Major Opportunity to “Buy Clean”
The Biden Administration has made a concerted effort to cut the embodied carbon emissions associated with the production of common industrial materials like concrete and steel. As a major purchaser of these materials, the federal government can drive greater demand for low-carbon materials and help US manufacturers stay competitive as the global market for sustainable products continues to grow.
Congress could soon deliver a game-changing set of policy tools to help make these procurement goals a reality. To learn more about how the government can “Buy Clean” and how that bolsters US climate and economic goals, check out Third Way’s new video, Explained: How a federal Buy Clean commitment helps advance US climate goals.
Last week, Majority Leader Chuck Schumer and Senator Joe Manchin reached an agreement on legislation that would provide critical support for these activities. The Inflation Reduction Act includes over $5 billion in funding that a number of federal agencies, including the General Services Administration (GSA), the Federal Highways Administration (FHWA), Housing and Urban Development (HUD), can use to purchase low-carbon materials for the construction of federal buildings, roads, bridges, and homes. In response to these new incentives, manufacturers will reduce their emissions in order to compete for federal dollars.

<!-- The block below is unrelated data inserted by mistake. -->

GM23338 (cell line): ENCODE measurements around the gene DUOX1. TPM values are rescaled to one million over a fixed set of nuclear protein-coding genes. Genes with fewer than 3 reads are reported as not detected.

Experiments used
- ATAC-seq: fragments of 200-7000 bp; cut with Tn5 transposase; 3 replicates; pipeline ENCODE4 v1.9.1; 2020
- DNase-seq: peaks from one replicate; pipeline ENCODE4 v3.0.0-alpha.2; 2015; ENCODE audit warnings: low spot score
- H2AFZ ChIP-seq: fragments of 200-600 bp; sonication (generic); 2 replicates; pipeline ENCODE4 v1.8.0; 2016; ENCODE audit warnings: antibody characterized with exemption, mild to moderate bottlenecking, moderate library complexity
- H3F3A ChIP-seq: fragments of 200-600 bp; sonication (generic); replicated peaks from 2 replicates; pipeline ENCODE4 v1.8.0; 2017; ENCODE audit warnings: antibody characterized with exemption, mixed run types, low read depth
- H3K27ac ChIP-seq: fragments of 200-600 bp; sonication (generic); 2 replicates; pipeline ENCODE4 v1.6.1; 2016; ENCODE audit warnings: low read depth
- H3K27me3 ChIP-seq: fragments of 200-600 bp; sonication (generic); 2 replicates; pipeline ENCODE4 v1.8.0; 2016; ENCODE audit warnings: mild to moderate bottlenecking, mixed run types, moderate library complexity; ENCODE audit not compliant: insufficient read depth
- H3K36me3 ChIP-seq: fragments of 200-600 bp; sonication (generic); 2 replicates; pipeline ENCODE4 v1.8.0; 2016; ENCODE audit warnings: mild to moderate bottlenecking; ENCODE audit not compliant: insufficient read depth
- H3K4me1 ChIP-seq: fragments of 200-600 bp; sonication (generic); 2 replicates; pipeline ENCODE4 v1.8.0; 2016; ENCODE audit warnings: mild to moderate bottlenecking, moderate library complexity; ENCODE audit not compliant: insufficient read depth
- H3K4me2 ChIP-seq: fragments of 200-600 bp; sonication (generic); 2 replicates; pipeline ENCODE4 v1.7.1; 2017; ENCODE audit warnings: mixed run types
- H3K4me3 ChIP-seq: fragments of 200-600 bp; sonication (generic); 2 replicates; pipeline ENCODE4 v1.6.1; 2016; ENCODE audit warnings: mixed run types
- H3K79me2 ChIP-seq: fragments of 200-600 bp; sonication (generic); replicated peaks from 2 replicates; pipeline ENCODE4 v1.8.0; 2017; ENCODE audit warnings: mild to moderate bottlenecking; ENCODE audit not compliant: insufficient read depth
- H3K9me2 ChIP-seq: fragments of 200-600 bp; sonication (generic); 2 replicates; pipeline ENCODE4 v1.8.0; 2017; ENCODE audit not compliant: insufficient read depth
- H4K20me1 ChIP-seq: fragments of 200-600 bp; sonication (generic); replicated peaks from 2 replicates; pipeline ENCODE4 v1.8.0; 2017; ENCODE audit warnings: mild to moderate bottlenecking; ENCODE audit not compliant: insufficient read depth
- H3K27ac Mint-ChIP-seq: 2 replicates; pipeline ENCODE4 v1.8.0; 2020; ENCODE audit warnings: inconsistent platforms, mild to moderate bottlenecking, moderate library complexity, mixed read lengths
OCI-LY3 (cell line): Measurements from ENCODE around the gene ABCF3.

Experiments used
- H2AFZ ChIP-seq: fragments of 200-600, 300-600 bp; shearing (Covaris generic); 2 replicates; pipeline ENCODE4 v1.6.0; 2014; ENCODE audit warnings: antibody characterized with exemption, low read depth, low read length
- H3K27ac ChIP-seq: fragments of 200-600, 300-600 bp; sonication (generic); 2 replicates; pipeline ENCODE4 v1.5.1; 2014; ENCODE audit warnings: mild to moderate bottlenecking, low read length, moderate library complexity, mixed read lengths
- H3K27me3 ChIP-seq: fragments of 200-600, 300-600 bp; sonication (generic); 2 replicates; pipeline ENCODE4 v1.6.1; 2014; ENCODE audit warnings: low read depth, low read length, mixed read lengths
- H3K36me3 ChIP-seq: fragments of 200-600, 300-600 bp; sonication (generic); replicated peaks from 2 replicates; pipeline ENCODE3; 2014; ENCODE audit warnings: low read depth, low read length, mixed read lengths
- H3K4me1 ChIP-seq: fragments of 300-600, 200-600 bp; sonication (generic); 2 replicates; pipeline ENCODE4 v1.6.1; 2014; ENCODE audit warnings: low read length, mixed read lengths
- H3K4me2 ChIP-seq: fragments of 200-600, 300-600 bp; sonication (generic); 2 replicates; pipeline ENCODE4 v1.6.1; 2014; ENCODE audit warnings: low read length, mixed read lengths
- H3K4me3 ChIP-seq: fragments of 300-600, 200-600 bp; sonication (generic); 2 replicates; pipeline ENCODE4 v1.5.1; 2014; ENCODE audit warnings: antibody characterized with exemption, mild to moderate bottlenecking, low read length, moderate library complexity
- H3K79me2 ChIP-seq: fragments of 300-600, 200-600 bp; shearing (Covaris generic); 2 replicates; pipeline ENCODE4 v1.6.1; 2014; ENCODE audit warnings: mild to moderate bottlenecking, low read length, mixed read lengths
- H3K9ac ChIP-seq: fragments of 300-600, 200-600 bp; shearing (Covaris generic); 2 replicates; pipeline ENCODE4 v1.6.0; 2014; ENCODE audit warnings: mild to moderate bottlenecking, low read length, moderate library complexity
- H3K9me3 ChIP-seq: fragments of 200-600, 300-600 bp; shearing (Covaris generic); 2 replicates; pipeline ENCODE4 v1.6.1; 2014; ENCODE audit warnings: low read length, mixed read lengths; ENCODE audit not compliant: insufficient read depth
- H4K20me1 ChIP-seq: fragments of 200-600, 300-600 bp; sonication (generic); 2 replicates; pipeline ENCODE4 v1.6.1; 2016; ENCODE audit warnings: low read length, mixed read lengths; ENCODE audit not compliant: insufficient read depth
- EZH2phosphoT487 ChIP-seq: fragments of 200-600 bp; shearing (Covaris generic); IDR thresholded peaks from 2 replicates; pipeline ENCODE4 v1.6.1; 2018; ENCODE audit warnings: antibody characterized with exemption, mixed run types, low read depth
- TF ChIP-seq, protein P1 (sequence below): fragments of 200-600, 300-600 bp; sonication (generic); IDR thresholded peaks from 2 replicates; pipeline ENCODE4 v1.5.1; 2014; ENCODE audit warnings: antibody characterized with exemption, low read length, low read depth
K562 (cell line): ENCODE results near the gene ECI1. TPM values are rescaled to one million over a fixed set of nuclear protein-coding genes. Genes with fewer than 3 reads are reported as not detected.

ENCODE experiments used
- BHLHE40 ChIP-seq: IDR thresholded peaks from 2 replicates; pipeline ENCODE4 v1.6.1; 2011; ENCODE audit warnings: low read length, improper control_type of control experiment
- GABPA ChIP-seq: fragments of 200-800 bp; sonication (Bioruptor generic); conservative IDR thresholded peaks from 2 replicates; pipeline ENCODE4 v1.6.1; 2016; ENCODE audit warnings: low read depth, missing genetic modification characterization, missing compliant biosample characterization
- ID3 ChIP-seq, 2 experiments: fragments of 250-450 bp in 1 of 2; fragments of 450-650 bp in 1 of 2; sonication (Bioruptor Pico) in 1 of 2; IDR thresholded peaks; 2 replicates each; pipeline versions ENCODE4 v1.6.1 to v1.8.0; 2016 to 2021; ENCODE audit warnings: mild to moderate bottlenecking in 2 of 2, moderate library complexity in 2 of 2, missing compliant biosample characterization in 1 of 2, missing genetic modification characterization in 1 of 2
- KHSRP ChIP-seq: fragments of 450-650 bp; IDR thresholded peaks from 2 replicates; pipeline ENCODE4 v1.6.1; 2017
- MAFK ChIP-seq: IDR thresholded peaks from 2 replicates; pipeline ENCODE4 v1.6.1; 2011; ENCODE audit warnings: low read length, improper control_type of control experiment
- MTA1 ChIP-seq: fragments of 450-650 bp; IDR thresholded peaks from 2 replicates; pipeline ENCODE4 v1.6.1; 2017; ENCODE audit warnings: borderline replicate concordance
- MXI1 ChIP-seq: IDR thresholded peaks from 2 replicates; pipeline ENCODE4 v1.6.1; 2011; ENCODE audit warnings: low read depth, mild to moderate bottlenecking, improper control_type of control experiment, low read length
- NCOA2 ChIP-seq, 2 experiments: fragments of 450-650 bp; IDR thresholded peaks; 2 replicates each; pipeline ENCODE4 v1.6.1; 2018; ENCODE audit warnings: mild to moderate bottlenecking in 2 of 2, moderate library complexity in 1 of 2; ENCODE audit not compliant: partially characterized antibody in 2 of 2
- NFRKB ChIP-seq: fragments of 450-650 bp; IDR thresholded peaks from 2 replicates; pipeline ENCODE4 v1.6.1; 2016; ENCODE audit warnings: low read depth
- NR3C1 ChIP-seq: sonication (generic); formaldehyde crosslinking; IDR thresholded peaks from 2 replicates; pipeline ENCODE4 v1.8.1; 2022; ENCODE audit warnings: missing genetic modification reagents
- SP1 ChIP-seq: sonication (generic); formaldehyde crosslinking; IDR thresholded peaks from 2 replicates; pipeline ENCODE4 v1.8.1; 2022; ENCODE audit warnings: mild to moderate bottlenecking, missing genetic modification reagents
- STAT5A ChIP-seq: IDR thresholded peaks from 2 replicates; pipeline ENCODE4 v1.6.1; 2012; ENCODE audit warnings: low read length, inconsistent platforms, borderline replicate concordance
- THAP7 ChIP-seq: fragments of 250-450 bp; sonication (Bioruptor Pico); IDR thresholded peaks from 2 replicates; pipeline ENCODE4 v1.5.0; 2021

The bill also contains crucial funding to make sure manufacturers of all sizes have the resources they need to calculate and disclose the embodied carbon of their products, allowing them to bid on these public works projects. Procurement officials will incorporate these disclosures, known as environmental product declarations (EPDs) in their decision-making processes, evaluating project proposals on climate impact as well as on cost. For more information on EPDs and their role in clean procurement, see our previously published video, We Can’t Cut What We Can’t Count: How EPDs Help Track Emissions from Construction Materials.
If Congress can get the Inflation Reduction Act over the finish line, US manufacturers will have more tools to produce clean materials, a major customer to buy them, and a leg up on global competitors.